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Nonfiction Matters
Inside Nonfiction Matters

TLA — The Haul

I Wish I’d Had a Camera

Next month, Betty Carter and I are running a preconference session at TLA devoted to non-fiction. Our idea was to offer attendees some new N-F books for free in advance, and then come together to talk about the books — and, thus, more generally, how to select, evaluate, and use non-fiction. We had to trust that publishers would be willing to provide some books, and we were right: getting attention on non-fiction is not the easiest thing, and giving a few books to interested librarians is worh more to publishers than having those same books gather dust on warehouse shelves. The other day two boxes arrived on our porch — the haul so far — I wish you all had been there.
     My younger son had a friend over — so two five year olds and a nine year old got a glimpse of treasure. The two younger boys selected any books that featured animals or, especially, dangerous, scary-looking animals. The older boy went straight for warriors, sports, inventions, and anything in a graphic novel format. In an instant, there was one boy on the floor, poring over a Leonardo book, with a wall of next books to read blocking out the rest of the room, and the two other sorting and piling their collections as fast as their hands could move. Sure the boys might have liked anything free and colorful that came in the mail. Sure they are boys, and two of them have grown up in a house where nonfiction is highly valued. You can discount the moment any way you like. But the thrill was real, and unmistakable — giving kids a big selection of new non-fiction books is a guaranteed way of inspiring them to at least look at, and very likely read, those books. 
     Looking more carefully at the books with my adult eyes over the next few days, I found some more concept than execution — a cool title, cover, or theme with more crammed or disappointing interiors. And that is a danger in our field — an author or publisher putting all of their focus on getting kids to pick up the books, rather than on crafting really exceptional non-fiction. But then again how different is that from any part of publishing, for adults or kids? And even if the books are uneven in execution, taken together they perfectly accomplished their aim — they gave those three boys a sense that a non-fiction is just about the most exciting thing in the world. It will be interested to hear what adults have to say at TLA.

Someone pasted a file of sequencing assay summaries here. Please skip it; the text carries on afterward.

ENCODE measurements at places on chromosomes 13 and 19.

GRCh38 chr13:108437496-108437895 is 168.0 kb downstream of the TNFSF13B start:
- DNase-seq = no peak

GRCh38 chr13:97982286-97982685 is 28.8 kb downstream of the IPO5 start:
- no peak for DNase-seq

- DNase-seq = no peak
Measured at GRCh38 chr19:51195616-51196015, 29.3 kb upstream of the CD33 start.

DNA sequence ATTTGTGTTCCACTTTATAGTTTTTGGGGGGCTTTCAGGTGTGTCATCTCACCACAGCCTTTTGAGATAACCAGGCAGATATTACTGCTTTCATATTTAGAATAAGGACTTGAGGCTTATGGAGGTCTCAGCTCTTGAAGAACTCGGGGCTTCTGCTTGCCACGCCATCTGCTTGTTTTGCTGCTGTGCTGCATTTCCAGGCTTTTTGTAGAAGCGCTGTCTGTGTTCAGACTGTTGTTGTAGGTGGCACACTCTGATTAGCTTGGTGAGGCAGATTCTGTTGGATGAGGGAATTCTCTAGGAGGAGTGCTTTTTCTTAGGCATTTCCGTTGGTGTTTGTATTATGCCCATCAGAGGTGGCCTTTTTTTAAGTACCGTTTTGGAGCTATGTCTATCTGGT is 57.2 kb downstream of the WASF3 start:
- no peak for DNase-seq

1. Jane Heitman Healy says:

    Hi, Marc, I love the image this conjures up and the excitement of kids reading! You and your readers will appreciate Anastasia Suen’s post today about non-fiction. I’m doing the best I can with the url here, since they are not allowed in comments.
    Best wishes on your TLA talk!

  2. Linda Zajac says:

    I’ve been alternating giving my 9 year old niece a book of fiction followed by a book of nonfiction, one at a time, so she appreciates each one. I have to tell you that yesterday I gave her a book you posted about, Super Stars by David Aguilar. Her reply of enthusiasm was darn cute, “this is the kind of book I can read over and over and never get bored.”

  3. nice story — we sometimes forget that for kids “getting” to know things — having that chance — is a treat, a thrill, not an obligation.

    I have a few links that I’ll post here tomorrow, including the Suen

  4. Ed Sullivan says:

    A very heartening story, especially for someone who has written nonfiction for young people and hopes to publish more!